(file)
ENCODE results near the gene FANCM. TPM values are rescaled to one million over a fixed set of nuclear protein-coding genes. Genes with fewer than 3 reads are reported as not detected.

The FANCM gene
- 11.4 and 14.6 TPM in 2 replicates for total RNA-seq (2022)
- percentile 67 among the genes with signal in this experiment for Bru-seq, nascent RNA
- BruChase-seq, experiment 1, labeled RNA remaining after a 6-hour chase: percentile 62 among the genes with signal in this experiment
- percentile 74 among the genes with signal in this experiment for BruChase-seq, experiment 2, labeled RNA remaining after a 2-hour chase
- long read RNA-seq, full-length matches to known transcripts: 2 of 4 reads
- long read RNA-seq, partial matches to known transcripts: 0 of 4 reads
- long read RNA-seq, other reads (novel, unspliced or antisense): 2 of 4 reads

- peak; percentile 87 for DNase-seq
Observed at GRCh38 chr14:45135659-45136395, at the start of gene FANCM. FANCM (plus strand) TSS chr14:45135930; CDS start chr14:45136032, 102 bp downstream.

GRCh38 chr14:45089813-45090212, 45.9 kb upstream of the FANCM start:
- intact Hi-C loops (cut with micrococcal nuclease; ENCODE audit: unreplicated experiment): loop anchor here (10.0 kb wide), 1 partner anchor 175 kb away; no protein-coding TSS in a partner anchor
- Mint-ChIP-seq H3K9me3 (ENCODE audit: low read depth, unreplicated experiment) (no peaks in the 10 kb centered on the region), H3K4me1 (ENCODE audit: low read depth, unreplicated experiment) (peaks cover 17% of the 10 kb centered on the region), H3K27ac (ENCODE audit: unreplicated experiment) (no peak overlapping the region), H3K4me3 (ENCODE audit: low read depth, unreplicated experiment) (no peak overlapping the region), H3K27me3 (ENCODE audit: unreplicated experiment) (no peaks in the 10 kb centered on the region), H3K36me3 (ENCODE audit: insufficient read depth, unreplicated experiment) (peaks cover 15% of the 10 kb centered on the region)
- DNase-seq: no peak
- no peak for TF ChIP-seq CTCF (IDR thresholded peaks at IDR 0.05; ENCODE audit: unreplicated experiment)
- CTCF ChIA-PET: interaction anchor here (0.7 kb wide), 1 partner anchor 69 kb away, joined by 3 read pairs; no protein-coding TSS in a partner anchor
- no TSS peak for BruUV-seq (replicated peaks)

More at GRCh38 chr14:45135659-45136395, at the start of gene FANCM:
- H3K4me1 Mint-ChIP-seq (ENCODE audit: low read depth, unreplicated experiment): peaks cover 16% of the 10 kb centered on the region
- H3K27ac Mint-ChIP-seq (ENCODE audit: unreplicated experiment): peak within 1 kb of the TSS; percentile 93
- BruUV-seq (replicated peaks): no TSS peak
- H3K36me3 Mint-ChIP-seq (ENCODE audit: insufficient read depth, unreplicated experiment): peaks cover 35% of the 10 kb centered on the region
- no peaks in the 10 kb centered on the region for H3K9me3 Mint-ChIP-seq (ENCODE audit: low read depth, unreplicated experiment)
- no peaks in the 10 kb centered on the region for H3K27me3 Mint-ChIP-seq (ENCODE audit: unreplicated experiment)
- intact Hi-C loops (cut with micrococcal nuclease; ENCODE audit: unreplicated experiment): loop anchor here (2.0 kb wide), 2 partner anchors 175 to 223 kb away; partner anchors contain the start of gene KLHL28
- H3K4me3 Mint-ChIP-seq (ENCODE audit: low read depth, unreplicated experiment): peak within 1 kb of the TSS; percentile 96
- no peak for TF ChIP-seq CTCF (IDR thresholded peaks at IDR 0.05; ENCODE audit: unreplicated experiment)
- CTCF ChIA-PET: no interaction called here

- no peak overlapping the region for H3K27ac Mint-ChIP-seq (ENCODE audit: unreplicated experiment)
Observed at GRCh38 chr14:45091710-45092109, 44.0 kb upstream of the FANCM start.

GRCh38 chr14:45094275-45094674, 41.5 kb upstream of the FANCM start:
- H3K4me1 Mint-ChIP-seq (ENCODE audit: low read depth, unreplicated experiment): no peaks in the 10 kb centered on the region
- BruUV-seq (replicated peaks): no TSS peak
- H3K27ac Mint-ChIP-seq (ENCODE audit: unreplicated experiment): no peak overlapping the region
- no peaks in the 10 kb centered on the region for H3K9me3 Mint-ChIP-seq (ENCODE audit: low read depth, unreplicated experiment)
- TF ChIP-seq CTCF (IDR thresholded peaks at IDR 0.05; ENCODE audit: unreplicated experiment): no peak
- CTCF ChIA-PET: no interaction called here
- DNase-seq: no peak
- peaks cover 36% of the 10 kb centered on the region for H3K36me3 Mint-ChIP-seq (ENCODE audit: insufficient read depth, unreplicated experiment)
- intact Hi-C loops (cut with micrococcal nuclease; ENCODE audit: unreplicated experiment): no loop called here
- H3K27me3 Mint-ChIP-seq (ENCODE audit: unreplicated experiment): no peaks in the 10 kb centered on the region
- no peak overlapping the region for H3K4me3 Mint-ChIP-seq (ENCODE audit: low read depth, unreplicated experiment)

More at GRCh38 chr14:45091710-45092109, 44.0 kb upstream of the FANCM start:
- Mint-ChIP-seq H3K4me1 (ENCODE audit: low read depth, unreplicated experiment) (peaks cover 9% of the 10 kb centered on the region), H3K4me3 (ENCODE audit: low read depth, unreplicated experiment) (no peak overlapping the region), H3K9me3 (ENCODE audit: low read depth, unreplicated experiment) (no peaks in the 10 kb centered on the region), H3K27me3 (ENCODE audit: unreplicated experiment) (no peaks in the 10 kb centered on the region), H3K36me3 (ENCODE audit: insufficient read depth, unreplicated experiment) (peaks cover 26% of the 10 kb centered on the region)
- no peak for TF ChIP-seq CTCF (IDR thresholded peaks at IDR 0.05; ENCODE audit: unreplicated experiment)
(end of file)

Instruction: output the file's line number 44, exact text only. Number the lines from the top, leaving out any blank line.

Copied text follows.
More at GRCh38 chr14:45091710-45092109, 44.0 kb upstream of the FANCM start: